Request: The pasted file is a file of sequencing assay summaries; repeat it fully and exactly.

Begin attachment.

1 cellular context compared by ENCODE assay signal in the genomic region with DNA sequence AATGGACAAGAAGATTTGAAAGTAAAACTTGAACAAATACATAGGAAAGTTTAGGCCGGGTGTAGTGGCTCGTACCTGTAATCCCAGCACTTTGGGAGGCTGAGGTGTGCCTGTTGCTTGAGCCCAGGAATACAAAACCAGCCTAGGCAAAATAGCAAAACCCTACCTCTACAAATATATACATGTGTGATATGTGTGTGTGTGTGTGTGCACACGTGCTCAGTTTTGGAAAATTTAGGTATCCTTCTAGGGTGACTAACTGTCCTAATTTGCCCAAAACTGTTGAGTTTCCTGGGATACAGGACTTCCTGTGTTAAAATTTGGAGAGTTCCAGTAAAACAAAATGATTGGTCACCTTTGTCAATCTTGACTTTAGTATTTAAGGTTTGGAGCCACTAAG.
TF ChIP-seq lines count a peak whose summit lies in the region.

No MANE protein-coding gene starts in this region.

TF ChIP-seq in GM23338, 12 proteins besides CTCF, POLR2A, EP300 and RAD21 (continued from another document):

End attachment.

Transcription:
1 cellular context compared by ENCODE assay signal in the genomic region with DNA sequence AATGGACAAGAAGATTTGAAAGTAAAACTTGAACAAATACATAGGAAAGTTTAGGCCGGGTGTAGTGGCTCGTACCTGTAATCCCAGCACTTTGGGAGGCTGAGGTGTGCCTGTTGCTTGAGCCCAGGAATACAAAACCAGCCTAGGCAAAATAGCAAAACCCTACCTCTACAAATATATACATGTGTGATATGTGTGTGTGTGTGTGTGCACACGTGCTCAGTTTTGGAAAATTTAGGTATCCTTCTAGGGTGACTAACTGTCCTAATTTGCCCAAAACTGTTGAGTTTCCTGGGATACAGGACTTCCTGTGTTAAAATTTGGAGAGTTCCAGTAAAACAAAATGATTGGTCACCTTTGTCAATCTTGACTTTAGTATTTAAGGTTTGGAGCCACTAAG.
TF ChIP-seq lines count a peak whose summit lies in the region.

No MANE protein-coding gene starts in this region.

TF ChIP-seq in GM23338, 12 proteins besides CTCF, POLR2A, EP300 and RAD21 (continued from another document):